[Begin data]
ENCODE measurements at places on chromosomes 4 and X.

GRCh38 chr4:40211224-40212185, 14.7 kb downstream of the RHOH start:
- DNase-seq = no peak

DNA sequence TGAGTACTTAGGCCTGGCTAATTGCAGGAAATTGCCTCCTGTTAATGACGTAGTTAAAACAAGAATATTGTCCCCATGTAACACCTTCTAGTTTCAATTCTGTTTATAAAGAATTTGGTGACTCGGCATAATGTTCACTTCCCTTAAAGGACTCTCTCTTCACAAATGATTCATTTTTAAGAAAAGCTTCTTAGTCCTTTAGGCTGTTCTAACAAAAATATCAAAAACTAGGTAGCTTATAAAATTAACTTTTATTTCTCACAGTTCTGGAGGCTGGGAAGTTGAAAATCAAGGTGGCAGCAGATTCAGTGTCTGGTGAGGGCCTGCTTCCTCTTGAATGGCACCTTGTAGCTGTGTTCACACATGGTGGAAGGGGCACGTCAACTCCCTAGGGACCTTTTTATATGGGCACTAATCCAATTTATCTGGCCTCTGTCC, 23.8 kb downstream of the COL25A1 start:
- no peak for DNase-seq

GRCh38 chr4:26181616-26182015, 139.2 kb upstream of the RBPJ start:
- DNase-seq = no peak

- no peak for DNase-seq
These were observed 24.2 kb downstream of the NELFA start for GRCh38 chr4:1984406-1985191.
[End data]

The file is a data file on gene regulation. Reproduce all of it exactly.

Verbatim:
ENCODE measurements at places on chromosomes 4 and X.

GRCh38 chr4:40211224-40212185, 14.7 kb downstream of the RHOH start:
- DNase-seq = no peak

DNA sequence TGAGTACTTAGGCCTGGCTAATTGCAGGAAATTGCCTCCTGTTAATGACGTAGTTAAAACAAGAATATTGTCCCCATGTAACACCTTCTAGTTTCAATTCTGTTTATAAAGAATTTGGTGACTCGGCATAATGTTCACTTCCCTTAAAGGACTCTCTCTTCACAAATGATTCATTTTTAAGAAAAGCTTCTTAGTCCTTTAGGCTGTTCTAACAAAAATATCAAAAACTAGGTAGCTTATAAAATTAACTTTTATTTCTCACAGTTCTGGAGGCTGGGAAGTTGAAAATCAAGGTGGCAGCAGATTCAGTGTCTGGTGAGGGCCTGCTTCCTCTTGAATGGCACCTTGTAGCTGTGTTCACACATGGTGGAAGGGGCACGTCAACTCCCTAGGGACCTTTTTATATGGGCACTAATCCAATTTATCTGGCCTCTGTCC, 23.8 kb downstream of the COL25A1 start:
- no peak for DNase-seq

GRCh38 chr4:26181616-26182015, 139.2 kb upstream of the RBPJ start:
- DNase-seq = no peak

- no peak for DNase-seq
These were observed 24.2 kb downstream of the NELFA start for GRCh38 chr4:1984406-1985191.